We make challah burger rolls in a city full of restaurants and folks that like brioche burger rolls. Today I did a little research about what are in these very popular brioche rolls we are regularly being compared to. Here is what I found (compliments of their website):
Lebus Brioche – Enriched Flour, Water, Sugar, Margarine, Eggs, Soy Oil , Salt, Yeast, Malted Barley Flour, Ascorbic Acid, Butter, Corn Flour, Annatto, Turmeric, Sodium Alginate, Sunflower Lecithin, Canola Oil
Wild Flour Bakery Challah – King Arthur Special Patent Bread Flour, Eggs, Sugar, Salt,Soybean Oil, Water, and Yeast
Wild Flour Bakery Brioche – King Arthur Special Patent Bread Flour, Eggs, Butter, Water, Sugar, Salt, and Yeast (we only make this in pullman style)
Kinda crazy that there is more margarine than butter, but the biggest differences are the types of ingredients, added stabilizers, conditioners and coloring agents. Here are some things to note:
– Enriched flour is refined flour that Iron, Vitamin B, and sometimes Calcium are added back into. Enriched flour is not absorbed by the body as wheat or a grain, in which case your body could use the energy slowly and effectively, but as a starch.
– Sodium alginate is a stabilizer. It makes the dough less sticky and tougher which is ideal for commercially cut and rounded rolls to make it more suited for machine mixing, cutting, and rolling.
– Sunflower lecithin is a conditioner to keep the bread moist and give an added creamy, smooth mouth feel.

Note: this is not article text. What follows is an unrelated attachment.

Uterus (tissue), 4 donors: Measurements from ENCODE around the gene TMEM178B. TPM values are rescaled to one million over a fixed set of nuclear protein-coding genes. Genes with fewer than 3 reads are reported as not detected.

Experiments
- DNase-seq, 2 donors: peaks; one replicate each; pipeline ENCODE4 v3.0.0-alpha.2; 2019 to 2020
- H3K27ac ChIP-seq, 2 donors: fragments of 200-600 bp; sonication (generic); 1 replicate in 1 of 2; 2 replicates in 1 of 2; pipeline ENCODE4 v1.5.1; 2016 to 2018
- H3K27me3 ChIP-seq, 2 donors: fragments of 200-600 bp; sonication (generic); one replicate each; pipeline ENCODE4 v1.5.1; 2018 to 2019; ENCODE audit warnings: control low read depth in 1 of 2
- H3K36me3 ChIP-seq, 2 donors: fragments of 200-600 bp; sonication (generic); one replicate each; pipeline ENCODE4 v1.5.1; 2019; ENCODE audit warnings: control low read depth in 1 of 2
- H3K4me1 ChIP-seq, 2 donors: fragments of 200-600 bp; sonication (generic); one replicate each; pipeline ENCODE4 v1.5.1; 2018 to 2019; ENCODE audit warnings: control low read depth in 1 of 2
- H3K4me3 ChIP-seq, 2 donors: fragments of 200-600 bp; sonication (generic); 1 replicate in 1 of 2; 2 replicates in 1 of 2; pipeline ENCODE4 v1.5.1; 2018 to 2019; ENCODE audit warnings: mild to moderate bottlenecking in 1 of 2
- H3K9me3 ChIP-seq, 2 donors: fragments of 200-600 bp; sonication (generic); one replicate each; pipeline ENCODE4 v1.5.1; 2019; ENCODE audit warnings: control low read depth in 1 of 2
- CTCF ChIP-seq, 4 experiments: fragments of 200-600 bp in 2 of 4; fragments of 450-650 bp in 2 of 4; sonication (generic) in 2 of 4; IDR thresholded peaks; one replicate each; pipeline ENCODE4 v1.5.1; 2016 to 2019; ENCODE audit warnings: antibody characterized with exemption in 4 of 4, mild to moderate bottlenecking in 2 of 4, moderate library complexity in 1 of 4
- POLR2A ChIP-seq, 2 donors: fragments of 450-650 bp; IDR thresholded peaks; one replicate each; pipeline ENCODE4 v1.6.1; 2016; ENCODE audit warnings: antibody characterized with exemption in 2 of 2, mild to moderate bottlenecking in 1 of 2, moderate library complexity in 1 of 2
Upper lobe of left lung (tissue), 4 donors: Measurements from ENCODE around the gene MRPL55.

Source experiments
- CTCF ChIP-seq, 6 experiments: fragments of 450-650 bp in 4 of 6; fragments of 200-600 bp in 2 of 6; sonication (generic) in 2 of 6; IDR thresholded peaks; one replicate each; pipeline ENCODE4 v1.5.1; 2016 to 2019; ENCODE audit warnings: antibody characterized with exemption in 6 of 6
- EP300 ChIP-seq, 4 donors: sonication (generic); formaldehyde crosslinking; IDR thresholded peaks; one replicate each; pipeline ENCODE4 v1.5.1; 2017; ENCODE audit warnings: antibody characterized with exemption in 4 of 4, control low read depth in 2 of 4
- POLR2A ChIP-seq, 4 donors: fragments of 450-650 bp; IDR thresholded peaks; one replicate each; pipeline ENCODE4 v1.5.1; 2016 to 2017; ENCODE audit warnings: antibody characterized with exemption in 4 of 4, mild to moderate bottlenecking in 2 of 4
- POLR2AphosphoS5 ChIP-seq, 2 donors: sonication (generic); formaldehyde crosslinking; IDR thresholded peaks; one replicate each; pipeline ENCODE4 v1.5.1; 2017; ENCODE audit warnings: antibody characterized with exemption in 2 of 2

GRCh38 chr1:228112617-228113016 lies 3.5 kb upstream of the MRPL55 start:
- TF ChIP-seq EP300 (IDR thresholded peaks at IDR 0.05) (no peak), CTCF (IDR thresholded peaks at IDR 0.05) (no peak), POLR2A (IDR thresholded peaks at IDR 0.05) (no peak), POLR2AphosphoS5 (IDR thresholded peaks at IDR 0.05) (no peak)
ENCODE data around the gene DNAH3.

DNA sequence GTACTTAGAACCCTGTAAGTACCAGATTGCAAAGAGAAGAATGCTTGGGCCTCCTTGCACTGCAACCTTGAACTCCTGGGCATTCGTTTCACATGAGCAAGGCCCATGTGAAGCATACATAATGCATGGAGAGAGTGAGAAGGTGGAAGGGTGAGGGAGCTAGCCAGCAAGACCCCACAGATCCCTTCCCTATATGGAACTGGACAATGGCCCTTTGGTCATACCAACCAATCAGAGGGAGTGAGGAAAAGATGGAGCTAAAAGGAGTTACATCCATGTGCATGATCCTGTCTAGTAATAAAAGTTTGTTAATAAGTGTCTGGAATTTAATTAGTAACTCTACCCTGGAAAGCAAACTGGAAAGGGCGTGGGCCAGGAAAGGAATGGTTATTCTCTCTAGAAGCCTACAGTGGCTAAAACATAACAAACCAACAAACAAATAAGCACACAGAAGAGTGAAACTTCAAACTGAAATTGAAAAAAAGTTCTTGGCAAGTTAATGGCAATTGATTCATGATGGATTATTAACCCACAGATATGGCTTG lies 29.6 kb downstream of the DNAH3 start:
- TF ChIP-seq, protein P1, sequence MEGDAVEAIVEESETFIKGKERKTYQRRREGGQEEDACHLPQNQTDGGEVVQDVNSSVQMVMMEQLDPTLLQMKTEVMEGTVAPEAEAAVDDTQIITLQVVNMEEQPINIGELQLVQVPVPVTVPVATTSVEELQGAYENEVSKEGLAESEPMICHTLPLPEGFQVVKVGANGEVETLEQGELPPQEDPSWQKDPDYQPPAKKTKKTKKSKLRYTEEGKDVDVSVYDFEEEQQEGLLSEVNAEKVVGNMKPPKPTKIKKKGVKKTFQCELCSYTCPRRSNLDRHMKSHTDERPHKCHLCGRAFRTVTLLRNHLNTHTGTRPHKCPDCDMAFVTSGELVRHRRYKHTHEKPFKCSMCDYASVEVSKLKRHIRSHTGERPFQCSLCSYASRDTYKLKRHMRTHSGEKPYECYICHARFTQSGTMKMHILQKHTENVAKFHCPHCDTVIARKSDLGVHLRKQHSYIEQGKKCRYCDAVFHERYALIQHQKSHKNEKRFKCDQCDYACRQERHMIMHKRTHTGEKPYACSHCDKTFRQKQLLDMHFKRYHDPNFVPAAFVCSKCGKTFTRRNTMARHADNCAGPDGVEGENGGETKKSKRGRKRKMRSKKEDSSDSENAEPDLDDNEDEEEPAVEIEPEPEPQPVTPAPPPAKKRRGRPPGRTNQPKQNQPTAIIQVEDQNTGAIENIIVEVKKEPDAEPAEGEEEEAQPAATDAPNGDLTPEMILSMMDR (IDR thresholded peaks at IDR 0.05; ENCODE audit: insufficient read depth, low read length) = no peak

– Annatto is a food coloring, and although it is natural has been known to have some of the same negative side effects of artificial food coloring.
– Ascorbic acid is a conditioner that strengthens the gluten and gives the dough more volume. This is common in commercial bakeries that may over/under mix or over/under proof and over/under bake. It makes the dough more forgiving of mistreatment.
– Not sure why they use canola AND soy oil. I am guessing a price issue, as canola is the cheapest oil and the worst health wise. The biggest issue with soy oil is the GMO issue.
– The corn flour is also a mystery. The best I can figure is it is used as a filler, binder and thickener in cookie, pastry and meat industries. No idea why you would need that brioche or any yeasted bread. In the US, we call that cornstarch.
All that to say, I always find this sort of comparison and research interesting. We are a small artisan bakery and we don’t use ingredients that the bread doesn’t call for to alter it in any way (ie make it bigger, last longer, feel softer, or compensate for poor treatment of the dough). We just make real bread really well, and that is what we enjoy doing.